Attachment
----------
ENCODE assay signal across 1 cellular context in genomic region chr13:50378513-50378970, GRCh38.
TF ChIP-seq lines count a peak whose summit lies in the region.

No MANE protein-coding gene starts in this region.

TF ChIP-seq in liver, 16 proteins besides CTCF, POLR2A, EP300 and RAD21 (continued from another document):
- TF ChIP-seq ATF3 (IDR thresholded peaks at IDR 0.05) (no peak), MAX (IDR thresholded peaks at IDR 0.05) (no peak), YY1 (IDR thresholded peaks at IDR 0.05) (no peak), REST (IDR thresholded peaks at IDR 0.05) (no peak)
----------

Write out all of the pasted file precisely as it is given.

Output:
ENCODE assay signal across 1 cellular context in genomic region chr13:50378513-50378970, GRCh38.
TF ChIP-seq lines count a peak whose summit lies in the region.

No MANE protein-coding gene starts in this region.

TF ChIP-seq in liver, 16 proteins besides CTCF, POLR2A, EP300 and RAD21 (continued from another document):
- TF ChIP-seq ATF3 (IDR thresholded peaks at IDR 0.05) (no peak), MAX (IDR thresholded peaks at IDR 0.05) (no peak), YY1 (IDR thresholded peaks at IDR 0.05) (no peak), REST (IDR thresholded peaks at IDR 0.05) (no peak)